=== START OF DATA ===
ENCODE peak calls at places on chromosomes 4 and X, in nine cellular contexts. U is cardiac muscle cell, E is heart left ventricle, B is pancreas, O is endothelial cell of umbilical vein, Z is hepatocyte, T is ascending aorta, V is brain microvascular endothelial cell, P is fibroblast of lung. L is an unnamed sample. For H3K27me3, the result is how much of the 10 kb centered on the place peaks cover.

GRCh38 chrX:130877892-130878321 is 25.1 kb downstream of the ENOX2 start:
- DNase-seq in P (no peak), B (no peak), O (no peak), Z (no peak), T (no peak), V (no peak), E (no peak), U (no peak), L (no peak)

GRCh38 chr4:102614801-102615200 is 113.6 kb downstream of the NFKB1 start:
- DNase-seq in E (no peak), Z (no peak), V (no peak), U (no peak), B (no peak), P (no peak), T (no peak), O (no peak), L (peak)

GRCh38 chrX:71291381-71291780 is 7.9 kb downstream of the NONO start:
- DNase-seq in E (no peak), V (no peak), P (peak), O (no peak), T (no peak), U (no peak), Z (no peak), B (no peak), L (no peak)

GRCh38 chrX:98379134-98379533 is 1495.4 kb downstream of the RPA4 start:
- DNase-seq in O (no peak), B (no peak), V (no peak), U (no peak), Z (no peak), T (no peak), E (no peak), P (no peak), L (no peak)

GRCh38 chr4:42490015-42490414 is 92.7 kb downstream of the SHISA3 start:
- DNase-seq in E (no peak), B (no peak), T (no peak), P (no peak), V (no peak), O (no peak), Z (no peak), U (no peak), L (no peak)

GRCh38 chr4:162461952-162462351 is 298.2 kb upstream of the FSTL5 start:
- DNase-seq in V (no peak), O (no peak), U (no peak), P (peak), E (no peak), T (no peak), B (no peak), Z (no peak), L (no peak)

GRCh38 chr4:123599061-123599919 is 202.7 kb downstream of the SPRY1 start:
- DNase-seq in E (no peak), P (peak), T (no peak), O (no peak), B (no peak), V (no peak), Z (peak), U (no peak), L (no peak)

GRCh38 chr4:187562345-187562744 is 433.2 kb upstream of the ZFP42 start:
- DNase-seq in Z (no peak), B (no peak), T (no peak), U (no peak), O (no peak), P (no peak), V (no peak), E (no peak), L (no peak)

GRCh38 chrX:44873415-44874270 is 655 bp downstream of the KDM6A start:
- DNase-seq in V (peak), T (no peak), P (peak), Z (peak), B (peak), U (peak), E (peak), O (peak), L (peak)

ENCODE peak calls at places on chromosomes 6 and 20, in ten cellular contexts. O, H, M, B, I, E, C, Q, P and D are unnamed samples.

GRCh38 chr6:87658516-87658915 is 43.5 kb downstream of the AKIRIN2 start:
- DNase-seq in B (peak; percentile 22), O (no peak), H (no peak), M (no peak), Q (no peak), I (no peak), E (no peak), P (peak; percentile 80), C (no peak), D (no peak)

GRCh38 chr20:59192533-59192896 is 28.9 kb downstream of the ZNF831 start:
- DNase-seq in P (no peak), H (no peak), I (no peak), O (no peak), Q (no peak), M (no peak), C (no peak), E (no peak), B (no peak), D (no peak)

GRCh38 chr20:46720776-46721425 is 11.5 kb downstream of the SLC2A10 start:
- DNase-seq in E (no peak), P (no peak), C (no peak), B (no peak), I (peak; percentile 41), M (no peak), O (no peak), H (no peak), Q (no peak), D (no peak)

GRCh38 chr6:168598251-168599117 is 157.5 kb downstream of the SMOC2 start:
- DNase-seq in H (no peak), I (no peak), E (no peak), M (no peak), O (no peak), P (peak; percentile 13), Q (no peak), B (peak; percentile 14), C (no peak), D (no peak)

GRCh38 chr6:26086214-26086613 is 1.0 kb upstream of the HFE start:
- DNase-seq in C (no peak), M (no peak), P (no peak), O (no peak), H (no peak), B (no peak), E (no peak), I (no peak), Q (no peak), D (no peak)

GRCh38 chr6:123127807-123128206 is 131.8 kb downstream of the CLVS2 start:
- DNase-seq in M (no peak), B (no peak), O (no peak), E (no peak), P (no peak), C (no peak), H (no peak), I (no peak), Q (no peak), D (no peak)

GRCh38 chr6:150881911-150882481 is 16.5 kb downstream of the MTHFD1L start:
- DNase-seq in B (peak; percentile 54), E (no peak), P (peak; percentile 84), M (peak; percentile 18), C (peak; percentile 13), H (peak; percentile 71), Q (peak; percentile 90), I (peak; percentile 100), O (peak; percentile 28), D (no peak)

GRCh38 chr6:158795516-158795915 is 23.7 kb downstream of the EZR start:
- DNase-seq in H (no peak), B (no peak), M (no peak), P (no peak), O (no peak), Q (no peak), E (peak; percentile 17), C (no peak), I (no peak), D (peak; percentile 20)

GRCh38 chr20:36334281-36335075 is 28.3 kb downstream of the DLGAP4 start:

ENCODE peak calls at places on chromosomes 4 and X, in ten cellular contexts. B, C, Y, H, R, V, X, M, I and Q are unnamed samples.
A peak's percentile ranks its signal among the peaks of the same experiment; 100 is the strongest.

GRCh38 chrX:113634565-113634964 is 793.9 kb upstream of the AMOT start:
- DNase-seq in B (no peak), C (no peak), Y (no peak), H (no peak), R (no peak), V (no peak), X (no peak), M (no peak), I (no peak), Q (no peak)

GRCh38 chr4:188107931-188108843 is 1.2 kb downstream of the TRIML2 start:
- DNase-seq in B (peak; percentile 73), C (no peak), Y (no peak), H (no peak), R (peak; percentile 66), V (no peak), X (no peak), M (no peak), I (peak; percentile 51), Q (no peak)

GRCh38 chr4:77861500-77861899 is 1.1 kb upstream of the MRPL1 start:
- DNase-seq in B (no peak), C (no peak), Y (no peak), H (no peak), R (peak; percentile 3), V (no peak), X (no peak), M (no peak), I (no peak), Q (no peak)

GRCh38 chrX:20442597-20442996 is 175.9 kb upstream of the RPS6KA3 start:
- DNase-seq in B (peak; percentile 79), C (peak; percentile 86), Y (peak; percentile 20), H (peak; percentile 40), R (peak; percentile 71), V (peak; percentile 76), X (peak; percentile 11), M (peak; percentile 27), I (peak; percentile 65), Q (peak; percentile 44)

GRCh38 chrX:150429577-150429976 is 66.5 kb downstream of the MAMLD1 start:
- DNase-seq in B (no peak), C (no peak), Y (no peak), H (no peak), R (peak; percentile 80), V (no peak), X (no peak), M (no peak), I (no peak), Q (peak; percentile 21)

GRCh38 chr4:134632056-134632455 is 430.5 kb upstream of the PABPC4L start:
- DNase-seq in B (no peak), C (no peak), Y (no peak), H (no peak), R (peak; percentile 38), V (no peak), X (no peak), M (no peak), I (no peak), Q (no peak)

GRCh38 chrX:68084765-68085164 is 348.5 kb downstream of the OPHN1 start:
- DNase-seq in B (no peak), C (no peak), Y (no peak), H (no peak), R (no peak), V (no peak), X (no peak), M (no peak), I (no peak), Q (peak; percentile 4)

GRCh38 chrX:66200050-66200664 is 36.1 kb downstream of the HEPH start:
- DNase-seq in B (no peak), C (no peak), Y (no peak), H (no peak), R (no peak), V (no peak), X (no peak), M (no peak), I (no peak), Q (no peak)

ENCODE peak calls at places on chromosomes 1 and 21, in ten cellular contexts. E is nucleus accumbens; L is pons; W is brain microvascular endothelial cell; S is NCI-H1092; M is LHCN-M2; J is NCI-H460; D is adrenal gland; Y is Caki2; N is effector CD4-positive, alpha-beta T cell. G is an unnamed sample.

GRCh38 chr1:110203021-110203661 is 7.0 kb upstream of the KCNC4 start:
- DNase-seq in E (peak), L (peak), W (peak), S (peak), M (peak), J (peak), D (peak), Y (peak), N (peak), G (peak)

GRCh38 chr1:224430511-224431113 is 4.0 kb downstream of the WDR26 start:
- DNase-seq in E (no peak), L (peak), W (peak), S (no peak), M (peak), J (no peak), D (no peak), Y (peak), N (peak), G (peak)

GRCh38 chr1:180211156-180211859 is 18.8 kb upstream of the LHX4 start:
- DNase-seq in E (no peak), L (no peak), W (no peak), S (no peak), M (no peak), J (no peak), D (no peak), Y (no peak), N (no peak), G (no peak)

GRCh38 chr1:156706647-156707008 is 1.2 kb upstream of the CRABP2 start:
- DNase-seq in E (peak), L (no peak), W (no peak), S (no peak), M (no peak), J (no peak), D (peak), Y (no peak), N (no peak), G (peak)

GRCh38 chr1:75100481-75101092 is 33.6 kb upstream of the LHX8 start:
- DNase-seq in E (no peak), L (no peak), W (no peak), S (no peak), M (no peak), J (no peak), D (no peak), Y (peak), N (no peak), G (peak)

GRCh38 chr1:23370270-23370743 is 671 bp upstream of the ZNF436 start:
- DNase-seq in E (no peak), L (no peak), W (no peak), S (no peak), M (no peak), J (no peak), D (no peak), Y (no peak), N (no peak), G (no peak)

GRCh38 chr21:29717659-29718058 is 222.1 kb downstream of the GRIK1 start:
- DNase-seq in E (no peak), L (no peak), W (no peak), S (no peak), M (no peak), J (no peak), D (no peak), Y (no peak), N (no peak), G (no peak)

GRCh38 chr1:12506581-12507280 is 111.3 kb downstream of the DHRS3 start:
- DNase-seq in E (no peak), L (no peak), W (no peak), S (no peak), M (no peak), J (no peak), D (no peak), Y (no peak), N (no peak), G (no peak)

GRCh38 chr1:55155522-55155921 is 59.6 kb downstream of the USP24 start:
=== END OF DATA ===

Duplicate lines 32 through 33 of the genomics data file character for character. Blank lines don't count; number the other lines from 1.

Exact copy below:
- DNase-seq in M (no peak), B (no peak), O (no peak), E (no peak), P (no peak), C (no peak), H (no peak), I (no peak), Q (no peak), D (no peak)

GRCh38 chr6:150881911-150882481 is 16.5 kb downstream of the MTHFD1L start: